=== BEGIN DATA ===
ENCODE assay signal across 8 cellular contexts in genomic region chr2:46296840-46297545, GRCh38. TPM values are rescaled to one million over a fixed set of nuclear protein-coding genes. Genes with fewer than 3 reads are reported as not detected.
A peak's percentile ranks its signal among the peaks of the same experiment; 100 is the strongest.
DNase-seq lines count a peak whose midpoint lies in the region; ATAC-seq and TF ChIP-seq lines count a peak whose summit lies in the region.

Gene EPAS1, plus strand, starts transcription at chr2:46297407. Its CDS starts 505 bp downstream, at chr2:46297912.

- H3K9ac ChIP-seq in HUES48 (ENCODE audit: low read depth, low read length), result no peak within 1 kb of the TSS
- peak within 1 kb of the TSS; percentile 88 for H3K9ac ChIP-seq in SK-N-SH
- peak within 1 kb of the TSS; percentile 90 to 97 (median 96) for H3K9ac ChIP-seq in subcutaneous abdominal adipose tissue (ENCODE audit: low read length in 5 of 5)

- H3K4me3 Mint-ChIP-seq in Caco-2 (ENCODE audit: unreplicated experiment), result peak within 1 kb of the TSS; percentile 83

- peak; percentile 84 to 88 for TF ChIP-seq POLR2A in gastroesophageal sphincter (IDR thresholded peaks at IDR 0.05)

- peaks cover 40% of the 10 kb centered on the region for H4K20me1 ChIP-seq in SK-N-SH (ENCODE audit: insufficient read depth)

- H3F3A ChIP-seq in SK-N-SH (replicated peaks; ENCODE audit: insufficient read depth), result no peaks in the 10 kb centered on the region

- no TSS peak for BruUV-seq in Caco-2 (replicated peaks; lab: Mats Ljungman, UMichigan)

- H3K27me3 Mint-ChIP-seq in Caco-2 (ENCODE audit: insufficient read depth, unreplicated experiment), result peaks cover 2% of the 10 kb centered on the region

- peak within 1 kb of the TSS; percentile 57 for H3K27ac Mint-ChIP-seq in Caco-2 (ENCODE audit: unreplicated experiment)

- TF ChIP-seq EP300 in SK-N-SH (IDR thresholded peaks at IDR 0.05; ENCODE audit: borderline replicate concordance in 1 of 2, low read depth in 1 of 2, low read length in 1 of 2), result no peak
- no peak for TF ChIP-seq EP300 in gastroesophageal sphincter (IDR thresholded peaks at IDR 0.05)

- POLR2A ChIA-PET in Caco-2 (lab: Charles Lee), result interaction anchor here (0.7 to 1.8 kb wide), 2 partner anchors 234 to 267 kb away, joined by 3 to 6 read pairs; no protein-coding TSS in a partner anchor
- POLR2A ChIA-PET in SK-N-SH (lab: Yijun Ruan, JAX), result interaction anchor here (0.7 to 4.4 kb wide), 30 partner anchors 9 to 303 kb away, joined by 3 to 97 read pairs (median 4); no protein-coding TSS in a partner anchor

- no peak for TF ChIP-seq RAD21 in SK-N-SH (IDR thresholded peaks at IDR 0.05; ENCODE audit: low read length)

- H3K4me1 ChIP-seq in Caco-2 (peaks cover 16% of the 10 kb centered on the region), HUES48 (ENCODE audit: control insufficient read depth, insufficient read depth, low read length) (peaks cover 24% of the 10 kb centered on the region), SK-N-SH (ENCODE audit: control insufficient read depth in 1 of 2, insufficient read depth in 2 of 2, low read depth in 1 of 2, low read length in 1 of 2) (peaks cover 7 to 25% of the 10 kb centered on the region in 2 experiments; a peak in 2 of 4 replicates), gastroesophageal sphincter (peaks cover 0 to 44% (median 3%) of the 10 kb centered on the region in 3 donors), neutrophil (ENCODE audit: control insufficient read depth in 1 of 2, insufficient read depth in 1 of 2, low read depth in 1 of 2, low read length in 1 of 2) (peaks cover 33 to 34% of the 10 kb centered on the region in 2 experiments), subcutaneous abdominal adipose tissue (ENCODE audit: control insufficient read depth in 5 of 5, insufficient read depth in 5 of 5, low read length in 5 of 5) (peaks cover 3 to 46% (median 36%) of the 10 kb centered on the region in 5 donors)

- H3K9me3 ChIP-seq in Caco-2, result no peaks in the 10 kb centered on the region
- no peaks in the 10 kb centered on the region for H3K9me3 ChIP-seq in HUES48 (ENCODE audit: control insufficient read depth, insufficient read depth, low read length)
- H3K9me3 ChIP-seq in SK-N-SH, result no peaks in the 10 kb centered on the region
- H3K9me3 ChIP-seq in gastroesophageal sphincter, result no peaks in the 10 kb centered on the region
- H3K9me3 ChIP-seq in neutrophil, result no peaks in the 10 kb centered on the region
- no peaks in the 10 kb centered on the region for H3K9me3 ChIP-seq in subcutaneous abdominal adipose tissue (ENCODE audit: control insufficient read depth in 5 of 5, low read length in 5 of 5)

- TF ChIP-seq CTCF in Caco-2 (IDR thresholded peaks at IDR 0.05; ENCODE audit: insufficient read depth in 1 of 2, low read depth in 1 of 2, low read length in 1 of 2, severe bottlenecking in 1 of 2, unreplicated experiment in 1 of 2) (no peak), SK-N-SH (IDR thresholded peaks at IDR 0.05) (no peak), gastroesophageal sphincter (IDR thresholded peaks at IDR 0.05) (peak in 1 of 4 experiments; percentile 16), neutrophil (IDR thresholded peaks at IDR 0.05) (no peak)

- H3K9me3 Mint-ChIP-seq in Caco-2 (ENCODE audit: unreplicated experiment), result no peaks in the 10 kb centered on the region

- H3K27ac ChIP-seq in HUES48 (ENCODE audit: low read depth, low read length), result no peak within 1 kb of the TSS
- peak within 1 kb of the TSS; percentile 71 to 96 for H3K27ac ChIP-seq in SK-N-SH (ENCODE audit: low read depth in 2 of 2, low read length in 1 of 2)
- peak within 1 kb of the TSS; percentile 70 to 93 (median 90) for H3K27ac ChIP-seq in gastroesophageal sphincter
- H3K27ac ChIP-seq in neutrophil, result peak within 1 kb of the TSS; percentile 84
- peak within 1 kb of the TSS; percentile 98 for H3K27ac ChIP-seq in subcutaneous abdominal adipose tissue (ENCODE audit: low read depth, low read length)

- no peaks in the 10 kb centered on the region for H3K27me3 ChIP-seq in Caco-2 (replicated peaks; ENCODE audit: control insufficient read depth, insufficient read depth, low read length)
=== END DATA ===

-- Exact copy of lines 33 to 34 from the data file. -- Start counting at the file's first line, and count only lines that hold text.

- peak within 1 kb of the TSS; percentile 98 for H3K27ac ChIP-seq in subcutaneous abdominal adipose tissue (ENCODE audit: low read depth, low read length)

- no peaks in the 10 kb centered on the region for H3K27me3 ChIP-seq in Caco-2 (replicated peaks; ENCODE audit: control insufficient read depth, insufficient read depth, low read length)